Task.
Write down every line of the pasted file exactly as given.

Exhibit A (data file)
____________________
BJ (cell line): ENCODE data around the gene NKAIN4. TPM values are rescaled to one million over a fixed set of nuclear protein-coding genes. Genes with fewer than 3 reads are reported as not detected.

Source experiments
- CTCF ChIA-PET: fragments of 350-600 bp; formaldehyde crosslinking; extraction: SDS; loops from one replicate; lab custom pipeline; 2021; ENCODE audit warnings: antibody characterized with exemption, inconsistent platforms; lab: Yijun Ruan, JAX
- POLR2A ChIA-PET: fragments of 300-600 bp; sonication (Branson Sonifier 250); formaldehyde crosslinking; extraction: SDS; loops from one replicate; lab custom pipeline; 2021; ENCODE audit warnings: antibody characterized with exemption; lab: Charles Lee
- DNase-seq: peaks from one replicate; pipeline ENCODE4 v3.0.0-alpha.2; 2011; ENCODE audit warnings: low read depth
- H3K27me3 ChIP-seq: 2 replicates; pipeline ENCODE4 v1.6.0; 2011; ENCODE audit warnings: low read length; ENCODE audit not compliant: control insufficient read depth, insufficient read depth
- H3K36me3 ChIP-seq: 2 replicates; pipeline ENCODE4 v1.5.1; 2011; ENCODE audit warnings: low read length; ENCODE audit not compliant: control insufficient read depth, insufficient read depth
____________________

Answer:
BJ (cell line): ENCODE data around the gene NKAIN4. TPM values are rescaled to one million over a fixed set of nuclear protein-coding genes. Genes with fewer than 3 reads are reported as not detected.

Source experiments
- CTCF ChIA-PET: fragments of 350-600 bp; formaldehyde crosslinking; extraction: SDS; loops from one replicate; lab custom pipeline; 2021; ENCODE audit warnings: antibody characterized with exemption, inconsistent platforms; lab: Yijun Ruan, JAX
- POLR2A ChIA-PET: fragments of 300-600 bp; sonication (Branson Sonifier 250); formaldehyde crosslinking; extraction: SDS; loops from one replicate; lab custom pipeline; 2021; ENCODE audit warnings: antibody characterized with exemption; lab: Charles Lee
- DNase-seq: peaks from one replicate; pipeline ENCODE4 v3.0.0-alpha.2; 2011; ENCODE audit warnings: low read depth
- H3K27me3 ChIP-seq: 2 replicates; pipeline ENCODE4 v1.6.0; 2011; ENCODE audit warnings: low read length; ENCODE audit not compliant: control insufficient read depth, insufficient read depth
- H3K36me3 ChIP-seq: 2 replicates; pipeline ENCODE4 v1.5.1; 2011; ENCODE audit warnings: low read length; ENCODE audit not compliant: control insufficient read depth, insufficient read depth